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The C. Everett Koop Papers

Title:
"Statement by C. Everett Koop, MD, Surgeon General, U.S. Public Health Service, Washington, DC" [Reminiscence of the Press Conference] pdf (120,667 Bytes) transcript of pdf
"Statement by C. Everett Koop, MD, Surgeon General, U.S. Public Health Service, Washington, DC" [Reminiscence of the Press Conference]
Number of Image Pages:
2 (120,667 Bytes)
Date:
2003
Creator:
Koop, C. Everett
Rights:
Reproduced with permission of C. Everett Koop.
Subject:
Medical Subject Headings (MeSH):
Acquired Immunodeficiency Syndrome
Exhibit Category:
AIDS, the Surgeon General, and the Politics of Public Health
Relation:
Metadata Record Surgeon General's Report on Acquired Immune Deficiency Syndrome [1986] (in The Reports of the Surgeon General) pdf (2,077,499 Bytes) ocr (45,581 Bytes)
/ps/access/NNBBVN.pdf
Metadata Record "Surgeon General's Report on Acquired Immune Deficiency Syndrome" (Front cover) [October 1986] jpg (182,026 Bytes)
/ps/access/QQBDPZ_.jpg
Metadata Record "Surgeon General's Report on Acquired Immune Deficiency Syndrome" (Back cover) [October 1986] jpg (171,001 Bytes)
/ps/access/QQBDRN_.jpg
Metadata Record Surgeon General's Report on Acquired Immune Deficiency Syndrome [October 1986] pdf (1,861,872 Bytes) ocr (44,773 Bytes)
/ps/access/QQBDRM.pdf
Metadata Record Statement by C. Everett Koop, MD, Surgeon General, U.S. Public Health Service (October 22, 1986) pdf (655,924 Bytes) ocr (11,346 Bytes)
/ps/access/QQBBMW.pdf
Metadata Record "Statement by C. Everett Koop, MD, Surgeon General, U.S. Public Health Service, Washington, DC" [Reminiscence] (2003) pdf (263,331 Bytes) transcript of pdf
/ps/access/QQBCGG.pdf
Box Number:
54a
Unique Identifier:
QQBCYC
Document Type:
Memoirs
Language:
English
Format:
application/pdf
image/tif
Physical Condition:
Good
Series: Sequential Files
SubSeries: October 1986
Folder: Surgeon General's Report on Acquired Immune Deficiency Syndrome, Oct. 1986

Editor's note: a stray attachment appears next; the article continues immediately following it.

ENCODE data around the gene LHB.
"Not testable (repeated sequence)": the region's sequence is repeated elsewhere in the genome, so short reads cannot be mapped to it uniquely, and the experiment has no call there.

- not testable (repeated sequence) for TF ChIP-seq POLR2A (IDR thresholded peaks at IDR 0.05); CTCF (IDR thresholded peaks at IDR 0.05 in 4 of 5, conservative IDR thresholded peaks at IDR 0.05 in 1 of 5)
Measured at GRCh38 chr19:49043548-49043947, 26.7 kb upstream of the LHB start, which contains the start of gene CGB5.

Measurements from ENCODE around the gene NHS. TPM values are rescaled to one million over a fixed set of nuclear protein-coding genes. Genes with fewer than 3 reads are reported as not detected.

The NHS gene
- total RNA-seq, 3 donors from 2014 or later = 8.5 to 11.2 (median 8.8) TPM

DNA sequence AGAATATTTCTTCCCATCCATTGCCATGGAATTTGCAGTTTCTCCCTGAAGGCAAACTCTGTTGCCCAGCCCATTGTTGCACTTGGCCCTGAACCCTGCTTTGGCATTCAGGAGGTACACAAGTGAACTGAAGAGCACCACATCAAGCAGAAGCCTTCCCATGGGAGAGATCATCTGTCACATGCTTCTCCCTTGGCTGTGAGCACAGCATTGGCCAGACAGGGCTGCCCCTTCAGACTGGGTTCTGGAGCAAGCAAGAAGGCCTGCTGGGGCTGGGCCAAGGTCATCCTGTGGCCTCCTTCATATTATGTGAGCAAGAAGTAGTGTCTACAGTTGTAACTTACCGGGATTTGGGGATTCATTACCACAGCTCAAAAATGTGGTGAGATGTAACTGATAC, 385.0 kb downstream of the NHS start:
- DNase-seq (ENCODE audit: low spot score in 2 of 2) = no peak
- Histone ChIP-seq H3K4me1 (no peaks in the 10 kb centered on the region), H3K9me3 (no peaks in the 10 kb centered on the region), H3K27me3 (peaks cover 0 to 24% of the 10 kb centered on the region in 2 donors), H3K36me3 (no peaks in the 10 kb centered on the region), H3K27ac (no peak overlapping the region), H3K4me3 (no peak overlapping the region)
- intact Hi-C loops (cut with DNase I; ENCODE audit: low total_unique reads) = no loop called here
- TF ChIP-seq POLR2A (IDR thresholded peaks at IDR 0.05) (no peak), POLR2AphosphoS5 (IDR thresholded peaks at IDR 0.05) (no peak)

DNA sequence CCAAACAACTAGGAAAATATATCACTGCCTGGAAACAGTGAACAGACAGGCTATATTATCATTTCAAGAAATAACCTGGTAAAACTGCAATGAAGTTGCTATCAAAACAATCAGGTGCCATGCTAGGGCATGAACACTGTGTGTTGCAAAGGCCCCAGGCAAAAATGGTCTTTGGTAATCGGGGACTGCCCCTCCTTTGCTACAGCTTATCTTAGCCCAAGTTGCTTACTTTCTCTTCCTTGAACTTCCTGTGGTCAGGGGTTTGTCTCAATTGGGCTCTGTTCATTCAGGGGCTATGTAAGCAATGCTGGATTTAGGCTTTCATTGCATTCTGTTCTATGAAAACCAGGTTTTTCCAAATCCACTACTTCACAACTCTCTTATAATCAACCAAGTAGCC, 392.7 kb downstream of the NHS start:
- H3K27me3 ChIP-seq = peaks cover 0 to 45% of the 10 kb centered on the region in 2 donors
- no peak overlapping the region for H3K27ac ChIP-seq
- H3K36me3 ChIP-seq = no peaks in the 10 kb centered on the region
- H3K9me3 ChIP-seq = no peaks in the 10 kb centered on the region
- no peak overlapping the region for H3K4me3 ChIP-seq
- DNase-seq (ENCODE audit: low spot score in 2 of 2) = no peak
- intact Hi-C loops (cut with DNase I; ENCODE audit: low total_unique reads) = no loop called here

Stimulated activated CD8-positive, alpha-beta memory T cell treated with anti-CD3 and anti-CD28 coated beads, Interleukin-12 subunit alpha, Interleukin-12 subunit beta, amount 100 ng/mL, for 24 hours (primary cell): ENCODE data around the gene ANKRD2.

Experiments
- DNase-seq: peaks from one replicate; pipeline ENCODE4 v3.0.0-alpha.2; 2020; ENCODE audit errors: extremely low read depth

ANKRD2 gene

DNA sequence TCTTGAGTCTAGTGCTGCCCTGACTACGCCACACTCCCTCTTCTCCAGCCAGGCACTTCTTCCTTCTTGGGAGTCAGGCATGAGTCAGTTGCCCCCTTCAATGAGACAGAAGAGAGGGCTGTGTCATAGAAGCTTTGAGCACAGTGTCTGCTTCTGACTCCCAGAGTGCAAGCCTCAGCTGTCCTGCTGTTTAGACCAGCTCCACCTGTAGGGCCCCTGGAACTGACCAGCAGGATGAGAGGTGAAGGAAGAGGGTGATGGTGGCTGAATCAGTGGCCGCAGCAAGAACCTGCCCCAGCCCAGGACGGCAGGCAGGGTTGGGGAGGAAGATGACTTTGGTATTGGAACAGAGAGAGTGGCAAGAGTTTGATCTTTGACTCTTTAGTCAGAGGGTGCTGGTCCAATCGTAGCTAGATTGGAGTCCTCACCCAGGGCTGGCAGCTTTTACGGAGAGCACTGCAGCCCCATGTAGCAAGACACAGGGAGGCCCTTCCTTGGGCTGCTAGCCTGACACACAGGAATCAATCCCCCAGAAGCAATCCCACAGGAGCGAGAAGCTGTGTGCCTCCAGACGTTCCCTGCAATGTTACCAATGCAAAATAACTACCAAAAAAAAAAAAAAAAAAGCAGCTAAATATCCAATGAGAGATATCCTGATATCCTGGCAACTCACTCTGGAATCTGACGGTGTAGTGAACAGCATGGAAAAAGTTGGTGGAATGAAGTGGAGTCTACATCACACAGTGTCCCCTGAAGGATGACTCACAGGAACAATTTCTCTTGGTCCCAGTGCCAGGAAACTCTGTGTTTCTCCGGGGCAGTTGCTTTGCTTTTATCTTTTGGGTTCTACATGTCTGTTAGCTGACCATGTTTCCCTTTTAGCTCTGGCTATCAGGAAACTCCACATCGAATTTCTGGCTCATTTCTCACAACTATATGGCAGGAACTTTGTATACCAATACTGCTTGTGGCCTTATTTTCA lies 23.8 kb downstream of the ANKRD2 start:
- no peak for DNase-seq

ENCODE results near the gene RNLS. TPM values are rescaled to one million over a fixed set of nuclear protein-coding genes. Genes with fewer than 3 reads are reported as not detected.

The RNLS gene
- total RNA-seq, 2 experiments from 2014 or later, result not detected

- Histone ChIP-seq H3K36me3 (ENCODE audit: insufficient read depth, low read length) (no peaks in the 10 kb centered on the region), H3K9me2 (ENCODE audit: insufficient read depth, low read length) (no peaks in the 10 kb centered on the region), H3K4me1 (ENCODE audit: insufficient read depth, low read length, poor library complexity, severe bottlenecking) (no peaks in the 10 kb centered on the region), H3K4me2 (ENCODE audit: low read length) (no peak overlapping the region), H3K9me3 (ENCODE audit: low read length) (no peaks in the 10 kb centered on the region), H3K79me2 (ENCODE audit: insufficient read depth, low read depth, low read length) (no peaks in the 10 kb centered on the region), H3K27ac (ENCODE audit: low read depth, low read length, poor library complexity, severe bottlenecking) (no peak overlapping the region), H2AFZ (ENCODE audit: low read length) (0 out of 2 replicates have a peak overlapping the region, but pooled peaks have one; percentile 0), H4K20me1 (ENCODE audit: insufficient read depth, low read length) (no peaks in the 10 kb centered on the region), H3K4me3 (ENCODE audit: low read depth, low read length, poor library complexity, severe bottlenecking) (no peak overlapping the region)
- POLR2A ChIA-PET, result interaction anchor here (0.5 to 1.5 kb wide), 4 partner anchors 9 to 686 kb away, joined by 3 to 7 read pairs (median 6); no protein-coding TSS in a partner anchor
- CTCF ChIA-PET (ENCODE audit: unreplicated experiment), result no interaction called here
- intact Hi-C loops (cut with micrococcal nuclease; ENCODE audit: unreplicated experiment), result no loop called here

Transcript:
2 - lecture cover - press conf.
Statement by C. Everett Koop, MD, ScD
Surgeon General
U.S. Public Health Service
Washington, DC
October 22, 1986
The President had asked me in February of 1985 to prepare a report to the American people on AIDS. It may seem to the user of this archive that it was an inordinate period of time to consume for such a task in presenting the report in October the following year.
This is the report that I asked the President's Cabinet to protect in privacy between the time I gave it to them the previous afternoon and the time I address the press on the morning of October 22, 1986.
I will not attempt to summarize this as I prepare the introduction almost 18 years later. I do suggest that the user read it carefully to absorb what I thought my assignment was from President Reagan, what efforts I made to do it properly, and what I thought could be accomplished by it.
Here and there, peppered throughout the reported are short statements by the Surgeon General that hit political issues of the day.
There was a long and detailed question and answer period which followed and it is worth repeating here all of what's been said elsewhere in this archive, that my answer to the question of how early sex education should be begun, set a good portion of the country against me in my fight against AIDS, because I was accused of leading the children of American down the garden path to immorality. Quite to the contrary, it was my oft stated belief that you cannot teach a child how to avoid a sexually transmitted disease unless you also inform that child something about his or her own sexuality. I stood by that statement then and I stand by it now.
This was a turning point, as several of the things I did in Washington were, in reference to my support by and disagreements with certain constituencies. The public health community far and wide was with me and my report was largely copied by the governments of France and Australia for circulation to their citizens. I lost some ultraconservative old guard Republicans, because they thought I was coddling homosexuals. I lost fearful parents who didn't have the courage to teach their own children what they should know about sex education and instead condemned me for trying to help. It was from this group, I presume, that the threats on my life arose from time to time.
Unbalance I gained more than I lost. Congressmen and Senators who had taken no notice of me or had actually decried the things I did, made emotional pro-Koop, pro-public servant addresses both house of Congress. One Senator wept in public at my compassion for homosexuals. I may have lost a lot of the Conservatives, but I gained many more Liberals and a huge previously uncommitted group of Moderates.
I learned once again, on this occasion, that almost any health warning issue by the Surgeon General divides the populous into those who agree with him and those who do not. There are always zealots on each side; and they always make themselves heard.
Metadata Last Modified Date:
2012-04-18
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